The actual trial process consists of a number of phases, including the following:
- Selecting trial dates
- Selecting a judge and jury
- Presenting evidence
- Interviewing witnesses
- Reaching a verdict
Often, the actual trial itself is not a lengthy process, sometimes taking place over a few days.
Factors That Can Affect the Timeline of a Personal Injury Lawsuit
Now that you know the steps that are involved, how long does a personal injury lawsuit take? Each case is different, and there are many factors that can affect the timeline. However, while the belief may be that lawsuits are long and time-consuming, that is not always the case.
The experience of two of Hill & Moin’s recent clients illustrates this. One client who suffered a catastrophic injury when struck by a garbage truck as a pedestrian recovered his $4.85 million settlement in less than 1 year. Another client, who was injured as a passenger in a vehicle that lost control and struck a tree, was able to recover her settlement in 6 months.
Let’s consider three factors that may affect the timeline of personal injury cases: the statute of limitations, the length of the healing process, and the type of settlement.
Statute of Limitations
Each state has a statute of limitations, or a time limit, regarding personal injury cases. This means that an injured victim must begin the legal process within a certain amount of time in order to recover compensation for his or her losses.
The circumstances of each case can affect the length of time a person has to file a lawsuit.
Some common factors that can either lengthen or shorten the statute of limitations for a personal injury case include the following:
- If the injured victim was a minor or disabled on the date of the injury
- If the injury was not immediately obvious or detected
- If the liable party was a government agency
- If the liable party was a medical professional
Since, in some cases, the time limit to file is very short, consulting with a knowledgeable, local personal injury attorney is essential in ensuring all documents are filed on time.
How Long it Takes to Heal
Each injury is unique, and each person’s recovery process is as well. Since a personal injury settlement can include compensation for medical bills, it is important to understand the full extent of an injury before accepting a settlement offer.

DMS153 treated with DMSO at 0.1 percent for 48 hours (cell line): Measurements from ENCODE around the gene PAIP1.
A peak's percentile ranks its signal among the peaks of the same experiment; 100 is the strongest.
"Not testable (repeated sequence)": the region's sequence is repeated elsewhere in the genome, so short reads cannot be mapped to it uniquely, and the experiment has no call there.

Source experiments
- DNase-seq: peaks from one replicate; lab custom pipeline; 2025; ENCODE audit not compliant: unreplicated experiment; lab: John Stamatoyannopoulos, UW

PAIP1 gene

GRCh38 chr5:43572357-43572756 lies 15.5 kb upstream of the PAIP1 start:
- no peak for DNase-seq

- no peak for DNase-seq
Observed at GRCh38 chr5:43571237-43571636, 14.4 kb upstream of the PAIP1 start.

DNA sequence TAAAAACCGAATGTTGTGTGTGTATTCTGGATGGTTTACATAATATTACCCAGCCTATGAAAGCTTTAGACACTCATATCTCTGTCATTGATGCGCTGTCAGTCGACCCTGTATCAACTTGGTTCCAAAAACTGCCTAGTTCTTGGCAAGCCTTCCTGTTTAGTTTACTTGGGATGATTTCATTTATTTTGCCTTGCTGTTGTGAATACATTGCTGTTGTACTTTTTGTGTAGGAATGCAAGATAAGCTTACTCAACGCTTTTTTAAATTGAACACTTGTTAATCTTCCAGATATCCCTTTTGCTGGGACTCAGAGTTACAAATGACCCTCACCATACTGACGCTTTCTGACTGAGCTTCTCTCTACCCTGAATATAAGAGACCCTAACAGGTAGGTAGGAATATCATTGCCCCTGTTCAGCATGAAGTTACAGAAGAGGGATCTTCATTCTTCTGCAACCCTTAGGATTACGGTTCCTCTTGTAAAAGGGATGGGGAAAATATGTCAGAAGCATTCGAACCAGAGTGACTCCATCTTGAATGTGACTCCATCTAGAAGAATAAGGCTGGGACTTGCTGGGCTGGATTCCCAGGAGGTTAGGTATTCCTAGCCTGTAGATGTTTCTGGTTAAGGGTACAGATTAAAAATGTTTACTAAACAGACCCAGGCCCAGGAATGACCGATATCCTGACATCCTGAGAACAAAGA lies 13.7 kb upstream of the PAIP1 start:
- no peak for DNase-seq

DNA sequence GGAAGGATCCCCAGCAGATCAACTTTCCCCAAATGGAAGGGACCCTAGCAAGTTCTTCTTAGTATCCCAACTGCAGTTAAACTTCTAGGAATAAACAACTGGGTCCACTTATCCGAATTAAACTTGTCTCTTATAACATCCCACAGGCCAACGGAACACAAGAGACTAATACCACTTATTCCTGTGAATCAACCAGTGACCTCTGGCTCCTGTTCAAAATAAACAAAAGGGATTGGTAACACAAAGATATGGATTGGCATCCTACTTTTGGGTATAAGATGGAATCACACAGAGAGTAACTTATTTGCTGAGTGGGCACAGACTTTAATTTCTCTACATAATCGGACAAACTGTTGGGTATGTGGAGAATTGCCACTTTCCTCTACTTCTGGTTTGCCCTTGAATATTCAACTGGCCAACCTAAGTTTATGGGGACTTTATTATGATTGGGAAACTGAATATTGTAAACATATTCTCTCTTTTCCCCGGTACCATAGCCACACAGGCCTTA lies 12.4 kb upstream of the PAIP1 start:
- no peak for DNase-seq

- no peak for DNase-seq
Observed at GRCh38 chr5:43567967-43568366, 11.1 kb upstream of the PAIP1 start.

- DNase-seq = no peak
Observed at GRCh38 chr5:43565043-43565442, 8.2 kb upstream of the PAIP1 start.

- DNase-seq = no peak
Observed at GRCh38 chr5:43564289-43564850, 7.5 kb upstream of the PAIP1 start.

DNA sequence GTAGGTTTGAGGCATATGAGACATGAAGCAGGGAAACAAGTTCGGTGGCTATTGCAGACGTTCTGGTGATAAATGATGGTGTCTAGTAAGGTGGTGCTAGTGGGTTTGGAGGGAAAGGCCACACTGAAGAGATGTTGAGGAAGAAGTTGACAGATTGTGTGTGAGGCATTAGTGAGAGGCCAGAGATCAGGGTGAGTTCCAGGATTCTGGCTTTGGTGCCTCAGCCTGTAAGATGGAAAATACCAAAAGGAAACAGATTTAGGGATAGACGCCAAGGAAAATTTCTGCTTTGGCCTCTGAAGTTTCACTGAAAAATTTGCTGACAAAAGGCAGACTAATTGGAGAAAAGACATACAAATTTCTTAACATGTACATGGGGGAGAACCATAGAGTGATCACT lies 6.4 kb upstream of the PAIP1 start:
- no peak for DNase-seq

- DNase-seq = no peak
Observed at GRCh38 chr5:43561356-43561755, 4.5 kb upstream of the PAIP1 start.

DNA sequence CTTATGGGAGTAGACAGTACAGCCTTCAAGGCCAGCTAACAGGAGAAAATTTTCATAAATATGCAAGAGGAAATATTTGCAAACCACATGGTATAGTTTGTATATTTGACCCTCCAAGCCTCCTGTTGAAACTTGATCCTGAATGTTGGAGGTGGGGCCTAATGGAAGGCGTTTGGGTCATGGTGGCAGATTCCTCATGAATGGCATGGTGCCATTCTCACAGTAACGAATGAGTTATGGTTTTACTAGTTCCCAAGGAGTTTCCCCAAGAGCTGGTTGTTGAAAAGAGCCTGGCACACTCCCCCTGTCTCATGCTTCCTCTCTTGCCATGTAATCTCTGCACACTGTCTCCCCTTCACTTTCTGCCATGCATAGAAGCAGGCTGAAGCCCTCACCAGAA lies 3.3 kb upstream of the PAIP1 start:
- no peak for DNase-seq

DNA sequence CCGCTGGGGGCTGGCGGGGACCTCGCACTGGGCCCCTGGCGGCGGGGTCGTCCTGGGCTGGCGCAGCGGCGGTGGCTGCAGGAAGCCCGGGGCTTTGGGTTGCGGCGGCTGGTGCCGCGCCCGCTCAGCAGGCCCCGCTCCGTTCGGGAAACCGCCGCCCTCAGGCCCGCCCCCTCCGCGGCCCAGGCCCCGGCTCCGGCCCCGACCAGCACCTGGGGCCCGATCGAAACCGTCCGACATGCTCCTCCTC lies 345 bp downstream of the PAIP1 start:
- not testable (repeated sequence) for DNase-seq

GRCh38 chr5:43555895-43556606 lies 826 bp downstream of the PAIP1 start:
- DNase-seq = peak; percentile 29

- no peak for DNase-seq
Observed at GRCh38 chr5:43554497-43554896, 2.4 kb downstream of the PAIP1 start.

In many cases, healing is not linear. There may be a period of improvement followed by a period of setbacks. Due to this, it is important to wait until maximum medical improvement (MMI) is achieved.
MMI may not mean that the person has fully healed. However, it means that the patient’s medical condition is stable and changes to his or her physical or emotional condition are not expected.
The amount of time it takes for an injury victim to reach MMI can influence how long his or her lawsuit takes.
When the Settlement is Reached
Another factor that determines the length of a personal injury case is how the settlement is achieved. At any point in the steps mentioned above, a settlement can be agreed upon by both parties.
If a personal injury trial is required, there are preparations that must happen beforehand. Additionally, court availability and other factors out of the control of the victim can impact the amount of time the case takes as well.
Call the Team at Hill & Moin After a Personal Injury
At Hill & Moin, we understand that suffering a personal injury is stressful for both the victim and his or her family members and loved ones. Our compassionate team is ready to offer our clients the legal representation and support necessary in their moment of need.
Working with a personal injury attorney means you can face the insurance company with confidence and recover the full amount of compensation you need to secure your future.
Learn about the Personal Injury Recovery SolutionsⓇ available to you with a free consultation with our firm. Call us today at (212) 668-6000.
Don’t wonder about your rights!